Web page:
RBI did it
This refers to the editorial “Will RBI do its bit?” (FE, October 30). The dire, uncertain condition of the Indian economy has been perfectly mirrored in the RBI’s quarterly survey. This editorial and the front page story “SBI capex loan crash mirrors investment strike at India Inc” told us the facts. Inflation will likely remain on a sticky path. Fiscal cliff of the US might reduce the growth rate of the developing world, including India. It’s good the current government seems on a reform path. Let’s hope that further dose of economic reforms will accelerate our economic growth.
BYK College of Commerce, Nashik
By re-electing Obama, the Americans have proved to the world that their decision to first elect him as the country’s first black President in 2008 was not a mistake. They have affirmed their faith in Obama as the one who can bring about the change the country needs. Obama, too, should not let his fellow Americans, and the world at large, down. We now wish to see Obama at his best during his second coming.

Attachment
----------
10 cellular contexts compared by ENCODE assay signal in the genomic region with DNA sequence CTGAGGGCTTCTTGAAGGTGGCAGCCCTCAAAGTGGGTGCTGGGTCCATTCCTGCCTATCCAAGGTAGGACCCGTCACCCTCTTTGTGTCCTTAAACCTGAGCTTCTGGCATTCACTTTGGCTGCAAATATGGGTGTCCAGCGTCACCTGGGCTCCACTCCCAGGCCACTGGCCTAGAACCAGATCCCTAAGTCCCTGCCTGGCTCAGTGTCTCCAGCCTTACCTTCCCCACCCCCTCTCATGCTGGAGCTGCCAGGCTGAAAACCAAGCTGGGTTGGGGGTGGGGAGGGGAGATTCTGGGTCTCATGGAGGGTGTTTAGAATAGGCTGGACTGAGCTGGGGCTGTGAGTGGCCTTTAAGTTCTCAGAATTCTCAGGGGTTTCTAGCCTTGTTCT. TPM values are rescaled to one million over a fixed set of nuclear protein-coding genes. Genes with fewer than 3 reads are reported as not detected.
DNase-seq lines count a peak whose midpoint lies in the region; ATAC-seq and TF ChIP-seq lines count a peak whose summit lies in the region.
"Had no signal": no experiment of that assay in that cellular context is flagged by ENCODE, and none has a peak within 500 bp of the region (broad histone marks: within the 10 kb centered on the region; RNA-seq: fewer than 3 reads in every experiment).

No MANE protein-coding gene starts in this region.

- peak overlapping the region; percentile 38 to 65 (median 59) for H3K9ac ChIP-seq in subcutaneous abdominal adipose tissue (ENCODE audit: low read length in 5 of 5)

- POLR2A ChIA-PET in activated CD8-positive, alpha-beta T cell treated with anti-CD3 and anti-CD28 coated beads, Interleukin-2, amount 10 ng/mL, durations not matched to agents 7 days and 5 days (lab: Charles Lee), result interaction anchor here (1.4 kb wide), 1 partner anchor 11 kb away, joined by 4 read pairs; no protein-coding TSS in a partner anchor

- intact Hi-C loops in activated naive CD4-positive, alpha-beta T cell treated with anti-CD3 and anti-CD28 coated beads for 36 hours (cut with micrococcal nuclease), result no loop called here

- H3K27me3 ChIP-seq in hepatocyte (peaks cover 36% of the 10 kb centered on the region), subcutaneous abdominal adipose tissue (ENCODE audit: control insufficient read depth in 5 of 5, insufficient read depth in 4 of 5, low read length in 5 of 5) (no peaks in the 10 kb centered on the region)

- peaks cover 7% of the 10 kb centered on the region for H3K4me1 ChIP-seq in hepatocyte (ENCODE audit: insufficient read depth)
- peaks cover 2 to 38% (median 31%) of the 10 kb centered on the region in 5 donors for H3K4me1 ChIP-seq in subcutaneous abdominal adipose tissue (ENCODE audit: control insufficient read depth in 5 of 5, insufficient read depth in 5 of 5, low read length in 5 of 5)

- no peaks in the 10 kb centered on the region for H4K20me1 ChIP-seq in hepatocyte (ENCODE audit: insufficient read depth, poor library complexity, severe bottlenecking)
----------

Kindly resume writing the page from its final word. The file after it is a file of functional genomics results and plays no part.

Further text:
Tharcius S Fernando
RBI, in its review of the monetary policy, has once again preferred not to tinker with the key policy rates but has reduced the cash reserve ratio by further 25 basis points to 4.25% to infuse more liquidity into the banking system and make banks comfortable to operate. To that extent, the banks will be left with more lendable funds and earn interest thereto. There is, however, a feeling about the differences in perception between RBI and the government over the rate cut to happen (Ekla chalo, FE, October 31) and (Partial fix for NPAs, FE, October 31). If the RBI action is anything to suggest, it is amply clear that RBI would not like to risk cutting the repo rate for now and get inflation get out of control again, for the sake of growth, even though growth concerns have picked up after several months of moderation. The government, on its part, must strive to ensure greater fiscal discipline consistently that will effectively support RBI in its